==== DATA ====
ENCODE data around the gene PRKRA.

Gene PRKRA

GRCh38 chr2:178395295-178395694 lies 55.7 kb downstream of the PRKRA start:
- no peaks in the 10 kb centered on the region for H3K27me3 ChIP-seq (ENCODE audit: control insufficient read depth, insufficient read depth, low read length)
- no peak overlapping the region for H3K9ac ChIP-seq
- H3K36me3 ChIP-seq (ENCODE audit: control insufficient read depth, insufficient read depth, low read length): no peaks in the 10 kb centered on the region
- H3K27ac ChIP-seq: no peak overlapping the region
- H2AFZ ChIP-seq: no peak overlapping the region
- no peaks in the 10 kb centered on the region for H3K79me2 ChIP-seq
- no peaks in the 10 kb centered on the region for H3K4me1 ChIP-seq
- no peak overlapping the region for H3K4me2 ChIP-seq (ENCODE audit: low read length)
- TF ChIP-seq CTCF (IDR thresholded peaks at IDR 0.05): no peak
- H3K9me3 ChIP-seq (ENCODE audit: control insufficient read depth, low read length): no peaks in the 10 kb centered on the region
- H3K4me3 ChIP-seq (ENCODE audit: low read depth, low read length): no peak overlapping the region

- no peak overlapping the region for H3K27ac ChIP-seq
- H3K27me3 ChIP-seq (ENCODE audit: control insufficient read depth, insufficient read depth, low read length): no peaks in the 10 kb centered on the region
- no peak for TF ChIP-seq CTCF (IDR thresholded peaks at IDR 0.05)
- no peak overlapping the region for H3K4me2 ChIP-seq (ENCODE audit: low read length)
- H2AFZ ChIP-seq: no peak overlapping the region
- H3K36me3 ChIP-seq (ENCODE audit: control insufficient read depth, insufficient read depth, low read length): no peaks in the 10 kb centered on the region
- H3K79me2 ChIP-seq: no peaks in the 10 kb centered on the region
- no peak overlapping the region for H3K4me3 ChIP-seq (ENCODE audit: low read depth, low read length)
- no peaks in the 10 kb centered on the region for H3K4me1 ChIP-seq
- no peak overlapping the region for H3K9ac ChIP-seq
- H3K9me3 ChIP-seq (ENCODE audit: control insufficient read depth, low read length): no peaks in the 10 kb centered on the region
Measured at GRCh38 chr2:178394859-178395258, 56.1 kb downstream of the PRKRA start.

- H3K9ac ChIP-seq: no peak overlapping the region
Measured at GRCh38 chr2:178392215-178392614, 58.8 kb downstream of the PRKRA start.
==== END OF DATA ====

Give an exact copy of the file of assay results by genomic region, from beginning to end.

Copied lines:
ENCODE data around the gene PRKRA.

Gene PRKRA

GRCh38 chr2:178395295-178395694 lies 55.7 kb downstream of the PRKRA start:
- no peaks in the 10 kb centered on the region for H3K27me3 ChIP-seq (ENCODE audit: control insufficient read depth, insufficient read depth, low read length)
- no peak overlapping the region for H3K9ac ChIP-seq
- H3K36me3 ChIP-seq (ENCODE audit: control insufficient read depth, insufficient read depth, low read length): no peaks in the 10 kb centered on the region
- H3K27ac ChIP-seq: no peak overlapping the region
- H2AFZ ChIP-seq: no peak overlapping the region
- no peaks in the 10 kb centered on the region for H3K79me2 ChIP-seq
- no peaks in the 10 kb centered on the region for H3K4me1 ChIP-seq
- no peak overlapping the region for H3K4me2 ChIP-seq (ENCODE audit: low read length)
- TF ChIP-seq CTCF (IDR thresholded peaks at IDR 0.05): no peak
- H3K9me3 ChIP-seq (ENCODE audit: control insufficient read depth, low read length): no peaks in the 10 kb centered on the region
- H3K4me3 ChIP-seq (ENCODE audit: low read depth, low read length): no peak overlapping the region

- no peak overlapping the region for H3K27ac ChIP-seq
- H3K27me3 ChIP-seq (ENCODE audit: control insufficient read depth, insufficient read depth, low read length): no peaks in the 10 kb centered on the region
- no peak for TF ChIP-seq CTCF (IDR thresholded peaks at IDR 0.05)
- no peak overlapping the region for H3K4me2 ChIP-seq (ENCODE audit: low read length)
- H2AFZ ChIP-seq: no peak overlapping the region
- H3K36me3 ChIP-seq (ENCODE audit: control insufficient read depth, insufficient read depth, low read length): no peaks in the 10 kb centered on the region
- H3K79me2 ChIP-seq: no peaks in the 10 kb centered on the region
- no peak overlapping the region for H3K4me3 ChIP-seq (ENCODE audit: low read depth, low read length)
- no peaks in the 10 kb centered on the region for H3K4me1 ChIP-seq
- no peak overlapping the region for H3K9ac ChIP-seq
- H3K9me3 ChIP-seq (ENCODE audit: control insufficient read depth, low read length): no peaks in the 10 kb centered on the region
Measured at GRCh38 chr2:178394859-178395258, 56.1 kb downstream of the PRKRA start.

- H3K9ac ChIP-seq: no peak overlapping the region
Measured at GRCh38 chr2:178392215-178392614, 58.8 kb downstream of the PRKRA start.